Foreclosures and Residential Real Estate and Banking & Finance and Mortgages and Real Estate & Retail

Bill to target abandoned-home epidemic in Indiana

December 23, 2013

An Indiana lawmaker plans to file legislation next month to address an abandoned housing blight plaguing the state.

Sen. Jim Merritt, R-Indianapolis, wants to shorten the amount of time homes sit idle, as well as reduce the incentive investors get when they pay off tax liens on abandoned homes with little intention of actually purchasing the property. 

“This is a very complex issue. The bottom line is we want these homes being vacant for as short a time as possible,” Merritt said.

Most states, including Indiana, let speculative investors pay off delinquent tax bills on abandoned homes when they are offered at public auction. If the former occupant later decides to pay off the tax bill and keep claim on the property, that person is charged a penalty that goes to the investor. The penalty in Indiana is typically 10 percent of the tax bill amount.

Merritt said he’d like to reduce that return to investors, perhaps to 5 percent. That could discourage vacant-home investors whose only intention is to work the tax system, rather than to see a home improved and re-occupied.

“I want to see people have in interest in the home itself, not as a bank account or investment,” he said.

Another measure Merritt is contemplating would reduce the period during which a previous owner of a foreclosed home could make an offer to repurchase it. Currently, that period is one year, following a sheriff's sale.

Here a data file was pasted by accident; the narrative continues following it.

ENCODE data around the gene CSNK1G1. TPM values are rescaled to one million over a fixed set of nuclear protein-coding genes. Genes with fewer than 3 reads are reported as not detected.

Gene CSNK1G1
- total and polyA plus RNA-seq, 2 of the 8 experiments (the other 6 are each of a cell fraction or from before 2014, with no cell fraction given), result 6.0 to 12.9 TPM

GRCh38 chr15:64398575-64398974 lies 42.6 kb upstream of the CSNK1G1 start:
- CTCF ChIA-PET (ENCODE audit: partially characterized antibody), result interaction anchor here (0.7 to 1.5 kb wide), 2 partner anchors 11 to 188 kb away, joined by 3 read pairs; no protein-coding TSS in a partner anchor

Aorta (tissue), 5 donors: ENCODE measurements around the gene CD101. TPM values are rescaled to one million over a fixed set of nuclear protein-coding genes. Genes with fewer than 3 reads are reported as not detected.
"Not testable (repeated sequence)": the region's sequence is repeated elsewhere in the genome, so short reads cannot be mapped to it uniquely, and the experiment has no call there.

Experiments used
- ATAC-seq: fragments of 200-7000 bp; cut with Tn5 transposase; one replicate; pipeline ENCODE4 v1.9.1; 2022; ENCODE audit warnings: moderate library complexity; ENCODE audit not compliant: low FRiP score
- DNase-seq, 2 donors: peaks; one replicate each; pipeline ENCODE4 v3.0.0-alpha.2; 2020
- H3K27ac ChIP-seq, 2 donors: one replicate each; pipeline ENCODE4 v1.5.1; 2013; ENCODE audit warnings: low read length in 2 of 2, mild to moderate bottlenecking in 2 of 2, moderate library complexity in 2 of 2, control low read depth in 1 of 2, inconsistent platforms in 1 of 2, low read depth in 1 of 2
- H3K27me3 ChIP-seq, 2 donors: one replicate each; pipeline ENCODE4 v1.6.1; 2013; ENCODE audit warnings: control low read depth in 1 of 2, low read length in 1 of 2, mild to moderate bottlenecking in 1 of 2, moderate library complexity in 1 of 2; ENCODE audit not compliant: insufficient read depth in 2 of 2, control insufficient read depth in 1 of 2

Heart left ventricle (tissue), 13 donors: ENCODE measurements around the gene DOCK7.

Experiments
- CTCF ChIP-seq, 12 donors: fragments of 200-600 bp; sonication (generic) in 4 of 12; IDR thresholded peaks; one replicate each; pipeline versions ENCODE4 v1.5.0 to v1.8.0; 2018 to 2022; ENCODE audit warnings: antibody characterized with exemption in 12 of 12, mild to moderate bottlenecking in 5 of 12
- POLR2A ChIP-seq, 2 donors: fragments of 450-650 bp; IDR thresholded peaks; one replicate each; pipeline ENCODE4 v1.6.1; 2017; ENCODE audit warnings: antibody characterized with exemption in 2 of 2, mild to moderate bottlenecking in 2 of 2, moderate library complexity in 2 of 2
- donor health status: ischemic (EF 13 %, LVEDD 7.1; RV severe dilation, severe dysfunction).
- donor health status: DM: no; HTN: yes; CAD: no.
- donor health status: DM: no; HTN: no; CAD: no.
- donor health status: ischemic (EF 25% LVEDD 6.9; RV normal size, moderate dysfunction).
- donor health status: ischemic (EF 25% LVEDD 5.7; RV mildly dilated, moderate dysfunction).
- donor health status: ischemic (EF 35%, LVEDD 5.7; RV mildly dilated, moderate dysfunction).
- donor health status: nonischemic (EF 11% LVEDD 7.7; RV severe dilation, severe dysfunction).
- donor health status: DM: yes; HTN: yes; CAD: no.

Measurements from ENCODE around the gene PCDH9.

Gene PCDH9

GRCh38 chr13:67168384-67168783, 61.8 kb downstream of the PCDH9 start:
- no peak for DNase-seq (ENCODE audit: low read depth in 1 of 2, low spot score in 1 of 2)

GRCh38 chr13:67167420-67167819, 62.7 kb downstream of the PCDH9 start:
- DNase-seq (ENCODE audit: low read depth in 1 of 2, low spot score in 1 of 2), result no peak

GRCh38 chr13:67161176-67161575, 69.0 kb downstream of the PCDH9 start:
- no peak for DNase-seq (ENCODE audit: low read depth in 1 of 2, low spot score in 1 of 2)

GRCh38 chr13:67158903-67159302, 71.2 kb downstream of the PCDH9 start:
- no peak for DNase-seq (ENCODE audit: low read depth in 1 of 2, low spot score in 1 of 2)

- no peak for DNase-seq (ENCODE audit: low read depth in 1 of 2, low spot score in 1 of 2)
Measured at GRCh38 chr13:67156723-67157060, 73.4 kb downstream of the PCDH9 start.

Shortening that period to six months could reduce the amount of time a house is unoccupied. Merritt said it doesn’t happen often that a person who lost a home in foreclosure wants to buy it back, but there are occasions when that person’s financial situation improves shortly thereafter.

The proposed measures could receive serious attention during the short session of the Indiana General Assembly early next year. Merritt said the issue of abandoned homes is one that both sides of the aisle agree needs to be dealt with.

Merritt has been working on the issue since the 1980s.

Indiana Bankers Association head Joe DeHaven traced the origins of the glut of foreclosured and abandoned homes to the mid-1990s, when the state’s manufacturing sector began downsizing.

The problem intensified during the Great Recession. This year, the Indianapolis-Carmel area ranked No. 1 in the nation for the percentage of homes in the foreclosure process that had been abandoned, according to 24/7 Wall Street, using data from analytics firm RealtyTrac.

That amounted to 2,488 vacated homes, or one-in-three foreclosed homes in the metro area. Statewide, about 30 percent of the 16,618 foreclosed homes have been abandoned—or about 5,000 homes.

“These homes are poisonous to a neighborhood,” Merritt said. 

Some homes can’t be saved. Indiana officials are planning to ask the Treasury Department for permission to carve out some of the $222 million in federal funds earmarked for struggling Indiana homeowners to instead demolish houses that have deteriorated beyond repair.

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